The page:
Interview with Nacho Vigalondo 

Filmmaker Werner Herzog has not one, but TWO new movies opening Friday. His thriller Salt and Fire (XLRator Medai), based on the Tom Bissell story “Aral” and filmed in Bolivia, stars Michael Shannon, Gael Garcia Bernal and Veronica Ferres, and it deals with a hostage taking situation where the head of a scientific delegation is stranded with two blind boys in a giant area of salt flats.

Herzog also has Queen of the Desert opening at the IFC Center, which teams him with Nicole Kidman playing Gertrude Bell, a woman who in the turn of the (previous) century left her home in England to travel in Tehran, where she has a passionate affair with a British officer (James Franco) and encounters T.E. Lawrence (Robert Pattinson). This one was filmed in Morocco and Jordan.

Another legendary filmmaker, Walter Hill (The Warriors), makes his big return with the action-thriller The Assignment (Saban Films/Lionsgate) starring Michelle Rodriguez as hitman Frank Kitchen, who after being double-crossed on a job discovers that he’s been surgically altered into a woman. He swears revenge on the surgeon responsible, played by Sigourney Weaver. It opens in select theaters following a run on UltraVOD.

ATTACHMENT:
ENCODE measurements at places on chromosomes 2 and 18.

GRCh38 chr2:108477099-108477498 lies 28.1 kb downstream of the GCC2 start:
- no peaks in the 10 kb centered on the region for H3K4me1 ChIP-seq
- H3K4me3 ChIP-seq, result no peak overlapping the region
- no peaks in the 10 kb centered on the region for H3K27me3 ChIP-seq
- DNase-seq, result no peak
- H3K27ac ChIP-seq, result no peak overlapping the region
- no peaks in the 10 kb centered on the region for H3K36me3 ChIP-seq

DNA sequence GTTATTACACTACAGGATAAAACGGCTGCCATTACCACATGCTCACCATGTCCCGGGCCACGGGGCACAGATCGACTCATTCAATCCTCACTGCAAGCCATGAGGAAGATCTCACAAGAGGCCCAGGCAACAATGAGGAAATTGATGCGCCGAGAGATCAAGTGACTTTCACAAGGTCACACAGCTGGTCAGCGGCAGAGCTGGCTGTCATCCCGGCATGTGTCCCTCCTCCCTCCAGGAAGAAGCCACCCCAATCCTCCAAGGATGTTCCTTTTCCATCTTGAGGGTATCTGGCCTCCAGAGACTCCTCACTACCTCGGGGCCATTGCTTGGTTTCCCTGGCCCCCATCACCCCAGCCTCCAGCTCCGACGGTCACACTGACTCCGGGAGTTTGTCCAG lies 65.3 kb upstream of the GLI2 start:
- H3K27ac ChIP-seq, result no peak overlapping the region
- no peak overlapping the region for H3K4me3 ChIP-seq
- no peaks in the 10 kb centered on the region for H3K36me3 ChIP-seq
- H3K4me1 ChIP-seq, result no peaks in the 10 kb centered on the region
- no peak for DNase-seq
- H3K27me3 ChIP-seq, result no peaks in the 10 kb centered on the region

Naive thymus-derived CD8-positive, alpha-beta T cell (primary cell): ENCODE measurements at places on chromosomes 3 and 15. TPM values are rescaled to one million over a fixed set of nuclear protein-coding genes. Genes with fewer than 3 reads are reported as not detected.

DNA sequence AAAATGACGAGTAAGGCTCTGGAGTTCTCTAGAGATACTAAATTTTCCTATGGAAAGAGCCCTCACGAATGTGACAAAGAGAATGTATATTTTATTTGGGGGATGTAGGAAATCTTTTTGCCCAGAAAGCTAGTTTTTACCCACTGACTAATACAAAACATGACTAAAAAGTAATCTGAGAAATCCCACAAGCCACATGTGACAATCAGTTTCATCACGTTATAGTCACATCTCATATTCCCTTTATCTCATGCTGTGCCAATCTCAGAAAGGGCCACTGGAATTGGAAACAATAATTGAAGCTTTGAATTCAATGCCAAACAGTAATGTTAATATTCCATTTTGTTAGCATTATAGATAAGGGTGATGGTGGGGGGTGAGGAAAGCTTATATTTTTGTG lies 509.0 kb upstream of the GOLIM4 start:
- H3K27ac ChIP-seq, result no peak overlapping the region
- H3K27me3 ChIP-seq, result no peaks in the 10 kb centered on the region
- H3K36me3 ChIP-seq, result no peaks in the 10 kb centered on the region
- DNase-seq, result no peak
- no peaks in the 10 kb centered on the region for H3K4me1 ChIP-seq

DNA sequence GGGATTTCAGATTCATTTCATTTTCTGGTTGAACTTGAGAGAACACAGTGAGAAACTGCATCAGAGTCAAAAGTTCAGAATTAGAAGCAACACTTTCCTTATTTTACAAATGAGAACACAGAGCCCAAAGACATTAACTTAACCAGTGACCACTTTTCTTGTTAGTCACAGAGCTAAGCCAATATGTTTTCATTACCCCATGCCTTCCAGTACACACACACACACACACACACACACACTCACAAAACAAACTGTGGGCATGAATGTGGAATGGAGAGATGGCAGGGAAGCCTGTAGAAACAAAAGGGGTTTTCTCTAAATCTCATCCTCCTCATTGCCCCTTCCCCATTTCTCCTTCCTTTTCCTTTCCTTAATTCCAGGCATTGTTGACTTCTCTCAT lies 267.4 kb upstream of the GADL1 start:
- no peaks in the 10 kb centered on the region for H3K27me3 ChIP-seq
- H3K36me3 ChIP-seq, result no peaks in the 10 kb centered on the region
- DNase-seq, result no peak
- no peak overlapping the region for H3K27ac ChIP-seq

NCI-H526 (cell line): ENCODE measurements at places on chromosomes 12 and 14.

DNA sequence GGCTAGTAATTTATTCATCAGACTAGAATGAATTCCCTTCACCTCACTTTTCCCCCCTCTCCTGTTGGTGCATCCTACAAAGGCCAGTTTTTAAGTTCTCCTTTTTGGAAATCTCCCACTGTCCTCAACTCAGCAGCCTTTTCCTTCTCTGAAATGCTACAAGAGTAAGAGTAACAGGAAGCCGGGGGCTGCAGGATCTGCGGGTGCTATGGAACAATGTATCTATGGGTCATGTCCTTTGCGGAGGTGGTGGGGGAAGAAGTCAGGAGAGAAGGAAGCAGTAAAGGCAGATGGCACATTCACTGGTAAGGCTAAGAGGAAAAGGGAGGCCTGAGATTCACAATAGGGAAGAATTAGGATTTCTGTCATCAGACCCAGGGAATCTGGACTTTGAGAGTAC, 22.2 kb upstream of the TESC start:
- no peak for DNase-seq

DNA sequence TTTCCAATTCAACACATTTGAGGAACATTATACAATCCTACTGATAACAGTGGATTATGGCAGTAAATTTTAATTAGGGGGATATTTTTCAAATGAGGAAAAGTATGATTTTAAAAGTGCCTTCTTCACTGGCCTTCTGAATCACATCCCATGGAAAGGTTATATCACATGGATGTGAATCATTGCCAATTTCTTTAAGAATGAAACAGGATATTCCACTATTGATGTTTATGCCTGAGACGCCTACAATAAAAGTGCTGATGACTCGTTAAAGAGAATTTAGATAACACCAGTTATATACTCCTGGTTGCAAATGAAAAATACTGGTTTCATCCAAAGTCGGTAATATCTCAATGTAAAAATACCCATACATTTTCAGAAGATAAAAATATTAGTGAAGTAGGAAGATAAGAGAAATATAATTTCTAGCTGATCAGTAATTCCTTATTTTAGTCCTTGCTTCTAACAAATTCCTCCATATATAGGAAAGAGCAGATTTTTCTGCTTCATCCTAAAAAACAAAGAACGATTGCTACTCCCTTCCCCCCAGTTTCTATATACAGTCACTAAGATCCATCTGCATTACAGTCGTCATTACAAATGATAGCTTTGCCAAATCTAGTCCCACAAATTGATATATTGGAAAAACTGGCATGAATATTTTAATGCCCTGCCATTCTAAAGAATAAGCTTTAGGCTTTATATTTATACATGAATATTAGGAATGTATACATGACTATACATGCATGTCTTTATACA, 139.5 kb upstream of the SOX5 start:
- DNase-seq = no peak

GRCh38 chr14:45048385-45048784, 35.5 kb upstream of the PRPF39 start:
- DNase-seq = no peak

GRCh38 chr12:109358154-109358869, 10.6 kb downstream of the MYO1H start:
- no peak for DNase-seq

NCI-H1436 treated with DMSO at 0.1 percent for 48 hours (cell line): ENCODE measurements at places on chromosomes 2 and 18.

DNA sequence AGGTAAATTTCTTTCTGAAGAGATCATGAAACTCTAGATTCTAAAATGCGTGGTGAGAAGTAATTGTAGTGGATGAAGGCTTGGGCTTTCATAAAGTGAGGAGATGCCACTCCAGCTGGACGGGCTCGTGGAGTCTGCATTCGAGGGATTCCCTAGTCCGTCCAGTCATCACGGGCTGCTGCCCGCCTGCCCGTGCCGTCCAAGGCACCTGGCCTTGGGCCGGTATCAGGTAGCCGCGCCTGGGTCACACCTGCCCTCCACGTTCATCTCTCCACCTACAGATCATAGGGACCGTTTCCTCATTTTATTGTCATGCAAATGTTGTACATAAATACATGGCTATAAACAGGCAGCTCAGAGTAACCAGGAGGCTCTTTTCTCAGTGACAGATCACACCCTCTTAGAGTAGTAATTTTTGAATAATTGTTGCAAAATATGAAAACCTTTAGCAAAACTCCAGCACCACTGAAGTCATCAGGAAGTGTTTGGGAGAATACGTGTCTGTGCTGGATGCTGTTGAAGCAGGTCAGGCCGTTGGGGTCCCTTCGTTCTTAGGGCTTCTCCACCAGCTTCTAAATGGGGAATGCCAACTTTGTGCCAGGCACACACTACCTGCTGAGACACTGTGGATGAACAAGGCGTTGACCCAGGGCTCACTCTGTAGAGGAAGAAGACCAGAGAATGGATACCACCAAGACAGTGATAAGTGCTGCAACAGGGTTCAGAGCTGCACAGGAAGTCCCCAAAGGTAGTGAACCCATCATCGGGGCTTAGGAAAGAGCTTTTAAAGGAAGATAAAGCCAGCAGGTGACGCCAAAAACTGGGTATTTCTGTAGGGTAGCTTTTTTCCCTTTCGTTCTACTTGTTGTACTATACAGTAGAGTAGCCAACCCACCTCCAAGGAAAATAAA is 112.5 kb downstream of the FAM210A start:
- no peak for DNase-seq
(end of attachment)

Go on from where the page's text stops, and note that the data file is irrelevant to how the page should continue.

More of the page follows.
It’s not to be confused with Michael O’Shea’s New York City thriller The Transfiguration (Strand Releasing), which follows a troubled teen into vampire who forms a bond with an outcast girl named Sophie around his dark obsession.  It opens at New York’s Angelika Film Center Friday and then in L.A. on April 21 at the Nuart Theatre.

Arnold Scharzenegger stars in the drama Aftermath (Lionsgate Premiere) as a man looking for answers, and possibly revenge, after the death of his wife and daughter in a plane crash caused by the negligence of an air traffic controller, played by Scott McNairy. It opens in select cities and On Demand Friday.